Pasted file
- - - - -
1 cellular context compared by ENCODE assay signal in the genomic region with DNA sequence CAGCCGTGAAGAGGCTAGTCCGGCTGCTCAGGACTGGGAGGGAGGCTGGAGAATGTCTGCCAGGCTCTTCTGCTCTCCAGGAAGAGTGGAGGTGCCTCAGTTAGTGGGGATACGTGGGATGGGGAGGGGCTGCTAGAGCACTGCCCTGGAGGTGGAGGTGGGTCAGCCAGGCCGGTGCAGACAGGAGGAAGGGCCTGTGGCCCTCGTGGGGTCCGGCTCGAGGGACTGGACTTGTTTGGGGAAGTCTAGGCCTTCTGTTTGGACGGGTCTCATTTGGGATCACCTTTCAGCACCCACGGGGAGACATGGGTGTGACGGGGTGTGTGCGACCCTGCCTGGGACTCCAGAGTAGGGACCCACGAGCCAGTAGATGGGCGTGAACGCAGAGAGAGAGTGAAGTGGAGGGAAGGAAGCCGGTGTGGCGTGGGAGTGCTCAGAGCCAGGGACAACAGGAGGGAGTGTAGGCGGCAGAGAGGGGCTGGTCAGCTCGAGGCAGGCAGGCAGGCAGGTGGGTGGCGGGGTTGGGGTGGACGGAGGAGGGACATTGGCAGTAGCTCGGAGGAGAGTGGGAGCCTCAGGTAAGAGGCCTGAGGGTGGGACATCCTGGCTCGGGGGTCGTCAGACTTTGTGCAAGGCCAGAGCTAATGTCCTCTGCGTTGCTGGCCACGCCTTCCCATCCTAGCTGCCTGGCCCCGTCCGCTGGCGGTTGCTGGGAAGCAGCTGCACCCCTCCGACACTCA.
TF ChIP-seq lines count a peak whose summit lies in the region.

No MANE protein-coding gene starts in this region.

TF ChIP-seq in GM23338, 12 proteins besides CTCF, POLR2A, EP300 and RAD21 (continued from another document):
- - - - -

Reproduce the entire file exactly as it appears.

1 cellular context compared by ENCODE assay signal in the genomic region with DNA sequence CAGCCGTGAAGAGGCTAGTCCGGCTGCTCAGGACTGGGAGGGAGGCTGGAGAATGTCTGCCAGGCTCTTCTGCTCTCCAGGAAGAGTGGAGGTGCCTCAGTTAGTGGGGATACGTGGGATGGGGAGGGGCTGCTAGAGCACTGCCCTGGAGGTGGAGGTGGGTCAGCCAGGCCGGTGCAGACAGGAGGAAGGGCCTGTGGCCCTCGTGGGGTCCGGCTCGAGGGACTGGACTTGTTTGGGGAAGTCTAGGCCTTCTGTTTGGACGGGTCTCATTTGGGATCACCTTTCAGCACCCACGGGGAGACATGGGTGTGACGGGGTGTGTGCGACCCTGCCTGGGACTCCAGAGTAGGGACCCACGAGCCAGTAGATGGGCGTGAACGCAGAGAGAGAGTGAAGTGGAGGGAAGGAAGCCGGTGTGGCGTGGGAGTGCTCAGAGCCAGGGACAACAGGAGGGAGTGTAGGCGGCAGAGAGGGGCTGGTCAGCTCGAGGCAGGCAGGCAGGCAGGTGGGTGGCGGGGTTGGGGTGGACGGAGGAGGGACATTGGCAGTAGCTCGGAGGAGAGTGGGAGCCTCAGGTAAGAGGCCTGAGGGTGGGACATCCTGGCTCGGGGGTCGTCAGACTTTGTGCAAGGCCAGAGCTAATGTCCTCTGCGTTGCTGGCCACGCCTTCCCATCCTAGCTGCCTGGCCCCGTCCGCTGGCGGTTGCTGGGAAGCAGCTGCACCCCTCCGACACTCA.
TF ChIP-seq lines count a peak whose summit lies in the region.

No MANE protein-coding gene starts in this region.

TF ChIP-seq in GM23338, 12 proteins besides CTCF, POLR2A, EP300 and RAD21 (continued from another document):